New Delhi: Asteroid 2020ND, that Space Agency NASA has described as 'potentially hazardous asteroid' will fly past the Earth on July 24.
Measuring 130 m-280 m in diameter, the Asteroid 2020ND is bigger than London Eye. Travelling at a speed of 13.5 kilometres per second or 48,000 kilometres per hour, the asteroid will come within just 0.034 astronomical units (AU) of the earth on July 24.
NASA says, "Potentially Hazardous Asteroids (PHAs) are currently defined based on parameters that measure the asteroid’s potential to make threatening close approaches to the Earth. Specifically, all asteroids with a minimum orbit intersection distance (MOID) of 0.05 au or less and an absolute magnitude (H) of 22.0 or less are considered PHAs."
Five other asteroids will fly by towards the end of July 2020--these include the 2002 BF25 on July 21, the 2020 ND on July 24, 2020 MX3 on July 29 as well as the 2018 PY7 and the 2007 RF1 on July 31.
The space agency can study the near Earth object (NEO), due to its close distance/proximity. Near-Earth objects (NEOs) are asteroids and comets that orbit the Sun, but their orbits bring them into Earth's neighbourhood - within 30 million miles of Earth's orbit.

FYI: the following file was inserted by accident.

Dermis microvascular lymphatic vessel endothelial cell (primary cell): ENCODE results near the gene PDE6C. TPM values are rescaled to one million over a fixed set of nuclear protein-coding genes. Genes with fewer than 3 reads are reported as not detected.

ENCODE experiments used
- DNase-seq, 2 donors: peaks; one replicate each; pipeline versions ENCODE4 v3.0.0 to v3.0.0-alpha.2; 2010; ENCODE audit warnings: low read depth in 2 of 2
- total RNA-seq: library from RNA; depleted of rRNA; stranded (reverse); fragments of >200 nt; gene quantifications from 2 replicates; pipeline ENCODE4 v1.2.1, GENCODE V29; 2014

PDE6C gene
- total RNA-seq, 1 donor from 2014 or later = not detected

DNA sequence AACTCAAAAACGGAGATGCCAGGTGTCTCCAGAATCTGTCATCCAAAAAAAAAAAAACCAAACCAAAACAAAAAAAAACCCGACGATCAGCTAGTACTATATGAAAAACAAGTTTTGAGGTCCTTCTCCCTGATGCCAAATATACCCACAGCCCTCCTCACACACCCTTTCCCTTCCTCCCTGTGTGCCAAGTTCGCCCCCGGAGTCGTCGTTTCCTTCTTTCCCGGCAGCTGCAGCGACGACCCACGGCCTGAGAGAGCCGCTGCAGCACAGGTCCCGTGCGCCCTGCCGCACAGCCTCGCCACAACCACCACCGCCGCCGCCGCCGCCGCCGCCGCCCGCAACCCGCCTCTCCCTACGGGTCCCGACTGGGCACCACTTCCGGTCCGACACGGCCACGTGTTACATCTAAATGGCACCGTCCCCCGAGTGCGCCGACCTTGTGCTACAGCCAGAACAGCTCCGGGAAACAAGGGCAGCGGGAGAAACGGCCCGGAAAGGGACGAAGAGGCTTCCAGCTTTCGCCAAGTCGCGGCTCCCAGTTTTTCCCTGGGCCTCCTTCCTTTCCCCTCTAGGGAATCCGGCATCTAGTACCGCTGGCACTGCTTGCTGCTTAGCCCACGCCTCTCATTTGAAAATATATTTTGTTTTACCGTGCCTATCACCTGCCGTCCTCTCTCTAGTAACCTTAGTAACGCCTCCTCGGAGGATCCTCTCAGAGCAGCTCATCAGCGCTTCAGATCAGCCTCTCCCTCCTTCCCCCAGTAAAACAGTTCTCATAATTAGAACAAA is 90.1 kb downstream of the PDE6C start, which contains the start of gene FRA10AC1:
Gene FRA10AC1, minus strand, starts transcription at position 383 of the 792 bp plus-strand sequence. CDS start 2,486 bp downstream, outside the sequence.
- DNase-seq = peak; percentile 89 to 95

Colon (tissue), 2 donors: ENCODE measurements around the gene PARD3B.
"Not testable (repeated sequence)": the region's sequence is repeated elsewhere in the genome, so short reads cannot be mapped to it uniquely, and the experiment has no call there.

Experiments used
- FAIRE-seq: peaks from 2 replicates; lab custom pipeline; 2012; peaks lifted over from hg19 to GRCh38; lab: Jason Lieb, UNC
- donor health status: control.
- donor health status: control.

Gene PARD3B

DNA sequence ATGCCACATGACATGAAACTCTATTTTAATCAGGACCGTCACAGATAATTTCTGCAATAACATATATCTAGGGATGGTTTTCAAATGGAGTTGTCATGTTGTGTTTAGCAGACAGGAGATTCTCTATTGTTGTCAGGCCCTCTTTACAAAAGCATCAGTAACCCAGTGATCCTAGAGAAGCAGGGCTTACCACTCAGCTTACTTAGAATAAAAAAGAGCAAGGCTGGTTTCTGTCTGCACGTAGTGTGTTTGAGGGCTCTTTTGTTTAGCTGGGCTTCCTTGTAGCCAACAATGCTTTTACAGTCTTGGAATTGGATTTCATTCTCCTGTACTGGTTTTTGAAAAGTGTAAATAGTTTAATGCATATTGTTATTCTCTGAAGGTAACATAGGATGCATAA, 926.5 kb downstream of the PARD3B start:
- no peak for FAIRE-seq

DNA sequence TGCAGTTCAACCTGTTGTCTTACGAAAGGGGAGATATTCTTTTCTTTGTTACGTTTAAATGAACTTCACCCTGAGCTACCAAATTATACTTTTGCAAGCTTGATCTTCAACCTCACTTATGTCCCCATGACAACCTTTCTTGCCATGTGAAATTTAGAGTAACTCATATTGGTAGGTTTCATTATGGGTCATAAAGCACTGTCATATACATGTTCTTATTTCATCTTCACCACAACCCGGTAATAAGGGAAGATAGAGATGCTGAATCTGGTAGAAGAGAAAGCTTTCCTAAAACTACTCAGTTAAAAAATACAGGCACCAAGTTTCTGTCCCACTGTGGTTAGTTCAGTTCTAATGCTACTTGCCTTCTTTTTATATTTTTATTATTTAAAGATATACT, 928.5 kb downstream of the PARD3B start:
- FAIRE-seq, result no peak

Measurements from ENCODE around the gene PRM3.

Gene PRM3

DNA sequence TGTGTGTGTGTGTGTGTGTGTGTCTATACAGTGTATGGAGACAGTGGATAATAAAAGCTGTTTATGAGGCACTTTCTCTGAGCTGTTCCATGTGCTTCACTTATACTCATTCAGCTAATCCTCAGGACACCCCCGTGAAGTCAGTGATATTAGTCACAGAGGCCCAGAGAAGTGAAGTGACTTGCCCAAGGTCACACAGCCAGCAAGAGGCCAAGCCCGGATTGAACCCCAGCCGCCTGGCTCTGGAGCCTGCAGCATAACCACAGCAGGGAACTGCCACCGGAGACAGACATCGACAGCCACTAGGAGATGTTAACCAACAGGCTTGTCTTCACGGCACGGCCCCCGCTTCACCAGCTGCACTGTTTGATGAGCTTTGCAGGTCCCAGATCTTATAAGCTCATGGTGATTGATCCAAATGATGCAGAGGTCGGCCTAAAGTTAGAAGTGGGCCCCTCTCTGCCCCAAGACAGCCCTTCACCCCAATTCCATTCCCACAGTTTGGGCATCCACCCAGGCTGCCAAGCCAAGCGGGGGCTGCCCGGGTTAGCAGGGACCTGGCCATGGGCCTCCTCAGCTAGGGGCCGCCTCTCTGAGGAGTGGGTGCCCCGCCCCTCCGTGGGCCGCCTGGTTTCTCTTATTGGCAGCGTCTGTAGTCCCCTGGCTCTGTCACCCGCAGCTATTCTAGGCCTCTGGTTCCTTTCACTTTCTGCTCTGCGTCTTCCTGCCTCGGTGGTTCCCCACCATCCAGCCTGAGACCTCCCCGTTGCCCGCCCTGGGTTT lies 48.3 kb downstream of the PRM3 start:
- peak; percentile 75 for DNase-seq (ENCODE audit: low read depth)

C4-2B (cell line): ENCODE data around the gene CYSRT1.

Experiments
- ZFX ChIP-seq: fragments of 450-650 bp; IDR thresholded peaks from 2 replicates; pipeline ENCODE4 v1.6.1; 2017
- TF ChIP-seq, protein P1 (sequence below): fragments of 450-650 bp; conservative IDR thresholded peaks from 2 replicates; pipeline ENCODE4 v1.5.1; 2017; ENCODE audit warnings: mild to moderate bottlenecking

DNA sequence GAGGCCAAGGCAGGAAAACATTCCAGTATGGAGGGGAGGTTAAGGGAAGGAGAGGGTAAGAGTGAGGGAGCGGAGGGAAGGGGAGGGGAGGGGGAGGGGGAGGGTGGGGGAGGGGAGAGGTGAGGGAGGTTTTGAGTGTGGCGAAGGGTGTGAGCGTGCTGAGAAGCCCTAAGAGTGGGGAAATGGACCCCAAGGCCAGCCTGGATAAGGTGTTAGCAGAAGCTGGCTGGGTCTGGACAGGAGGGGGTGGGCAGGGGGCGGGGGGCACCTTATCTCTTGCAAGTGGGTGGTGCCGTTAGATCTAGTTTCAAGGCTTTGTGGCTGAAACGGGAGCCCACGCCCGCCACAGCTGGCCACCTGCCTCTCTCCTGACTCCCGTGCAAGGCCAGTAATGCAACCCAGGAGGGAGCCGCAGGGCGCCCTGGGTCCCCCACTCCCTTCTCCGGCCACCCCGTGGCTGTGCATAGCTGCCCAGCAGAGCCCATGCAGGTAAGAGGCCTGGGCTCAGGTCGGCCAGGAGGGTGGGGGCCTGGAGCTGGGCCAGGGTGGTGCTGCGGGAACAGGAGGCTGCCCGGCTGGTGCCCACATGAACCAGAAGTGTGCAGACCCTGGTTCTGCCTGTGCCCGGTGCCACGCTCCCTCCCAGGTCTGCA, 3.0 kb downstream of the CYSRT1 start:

Asteroids are small, rocky objects that orbit the sun. They are left over from the formation of our solar system. Although they orbit the sun like planets, but they are much smaller than planets. Most of the Asteroids live in the main asteroid belt—a region between the orbits of Mars and Jupiter. About 4.6 billion years ago our solar system began when a big cloud of gas and dust collapsed. During this, most of the material fell to the center of the cloud and formed the sun. Some of the condensing dust in the cloud became planets. The objects in the asteroid belt never had the chance to be incorporated into planets. They are leftovers from that time long ago when planets formed.